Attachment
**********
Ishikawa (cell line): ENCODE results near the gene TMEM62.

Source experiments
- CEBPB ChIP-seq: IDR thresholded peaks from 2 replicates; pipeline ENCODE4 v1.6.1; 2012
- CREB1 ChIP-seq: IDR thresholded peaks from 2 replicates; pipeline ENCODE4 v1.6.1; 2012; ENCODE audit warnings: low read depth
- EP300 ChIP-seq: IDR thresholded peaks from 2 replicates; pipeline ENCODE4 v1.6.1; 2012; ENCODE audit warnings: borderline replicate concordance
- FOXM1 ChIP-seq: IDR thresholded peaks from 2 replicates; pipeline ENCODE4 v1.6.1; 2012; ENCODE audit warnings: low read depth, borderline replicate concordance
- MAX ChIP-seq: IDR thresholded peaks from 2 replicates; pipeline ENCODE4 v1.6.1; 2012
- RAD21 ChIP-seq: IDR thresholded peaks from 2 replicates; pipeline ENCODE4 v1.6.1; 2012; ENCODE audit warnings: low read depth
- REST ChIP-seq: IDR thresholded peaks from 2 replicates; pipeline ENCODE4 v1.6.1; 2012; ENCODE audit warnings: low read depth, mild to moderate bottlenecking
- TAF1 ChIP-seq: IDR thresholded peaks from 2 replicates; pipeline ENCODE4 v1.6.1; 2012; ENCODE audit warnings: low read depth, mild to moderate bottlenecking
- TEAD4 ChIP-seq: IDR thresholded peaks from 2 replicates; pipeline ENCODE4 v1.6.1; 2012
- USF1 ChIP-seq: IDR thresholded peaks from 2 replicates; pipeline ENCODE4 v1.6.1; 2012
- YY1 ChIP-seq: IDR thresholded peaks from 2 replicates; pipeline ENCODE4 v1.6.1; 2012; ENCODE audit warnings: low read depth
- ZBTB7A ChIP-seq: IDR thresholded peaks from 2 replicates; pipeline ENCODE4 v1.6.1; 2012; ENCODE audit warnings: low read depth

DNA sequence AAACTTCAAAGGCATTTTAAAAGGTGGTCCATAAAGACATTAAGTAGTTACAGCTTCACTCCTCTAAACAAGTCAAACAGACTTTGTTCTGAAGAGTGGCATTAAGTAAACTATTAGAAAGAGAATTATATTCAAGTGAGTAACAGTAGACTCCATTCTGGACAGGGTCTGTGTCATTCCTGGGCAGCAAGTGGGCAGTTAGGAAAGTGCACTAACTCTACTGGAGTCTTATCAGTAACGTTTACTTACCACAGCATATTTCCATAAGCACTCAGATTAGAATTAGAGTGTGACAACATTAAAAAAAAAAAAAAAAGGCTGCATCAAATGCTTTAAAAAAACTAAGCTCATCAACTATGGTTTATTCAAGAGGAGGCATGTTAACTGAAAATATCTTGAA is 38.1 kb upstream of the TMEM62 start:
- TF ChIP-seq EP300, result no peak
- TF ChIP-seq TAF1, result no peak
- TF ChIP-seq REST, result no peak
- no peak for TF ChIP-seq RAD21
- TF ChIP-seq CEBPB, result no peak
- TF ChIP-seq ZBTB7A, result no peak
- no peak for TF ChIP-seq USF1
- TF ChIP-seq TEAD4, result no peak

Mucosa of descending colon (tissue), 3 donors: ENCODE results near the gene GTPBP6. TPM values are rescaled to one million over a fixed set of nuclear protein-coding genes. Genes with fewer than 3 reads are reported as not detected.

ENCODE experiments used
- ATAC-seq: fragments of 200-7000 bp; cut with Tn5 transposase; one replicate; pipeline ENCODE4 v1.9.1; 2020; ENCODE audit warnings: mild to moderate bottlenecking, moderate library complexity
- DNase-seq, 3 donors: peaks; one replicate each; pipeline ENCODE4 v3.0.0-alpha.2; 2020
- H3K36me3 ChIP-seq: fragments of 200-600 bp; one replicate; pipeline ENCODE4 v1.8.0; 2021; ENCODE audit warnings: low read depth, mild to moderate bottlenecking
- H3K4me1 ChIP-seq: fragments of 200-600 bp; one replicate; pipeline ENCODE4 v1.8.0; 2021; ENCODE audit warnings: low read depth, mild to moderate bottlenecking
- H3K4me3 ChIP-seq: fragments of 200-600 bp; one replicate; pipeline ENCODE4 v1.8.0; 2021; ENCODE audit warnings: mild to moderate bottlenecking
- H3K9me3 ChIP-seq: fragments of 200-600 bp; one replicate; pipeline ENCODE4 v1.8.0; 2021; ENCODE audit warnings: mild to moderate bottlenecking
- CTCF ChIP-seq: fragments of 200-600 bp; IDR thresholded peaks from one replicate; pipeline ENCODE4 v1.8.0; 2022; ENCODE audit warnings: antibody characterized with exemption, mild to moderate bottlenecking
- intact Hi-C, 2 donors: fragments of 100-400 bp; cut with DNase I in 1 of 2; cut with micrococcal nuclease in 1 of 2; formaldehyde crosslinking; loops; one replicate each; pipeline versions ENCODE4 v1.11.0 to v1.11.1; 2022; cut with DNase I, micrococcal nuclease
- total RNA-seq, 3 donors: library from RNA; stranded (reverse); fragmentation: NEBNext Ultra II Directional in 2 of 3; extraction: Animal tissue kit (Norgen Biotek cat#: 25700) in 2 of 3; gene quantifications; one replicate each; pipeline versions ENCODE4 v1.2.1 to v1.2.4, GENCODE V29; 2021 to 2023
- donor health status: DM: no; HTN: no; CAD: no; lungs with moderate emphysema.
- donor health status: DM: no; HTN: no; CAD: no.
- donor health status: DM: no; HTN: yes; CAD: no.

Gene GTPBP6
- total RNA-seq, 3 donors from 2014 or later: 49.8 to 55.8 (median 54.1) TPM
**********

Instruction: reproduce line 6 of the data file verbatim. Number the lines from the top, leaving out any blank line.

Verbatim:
- FOXM1 ChIP-seq: IDR thresholded peaks from 2 replicates; pipeline ENCODE4 v1.6.1; 2012; ENCODE audit warnings: low read depth, borderline replicate concordance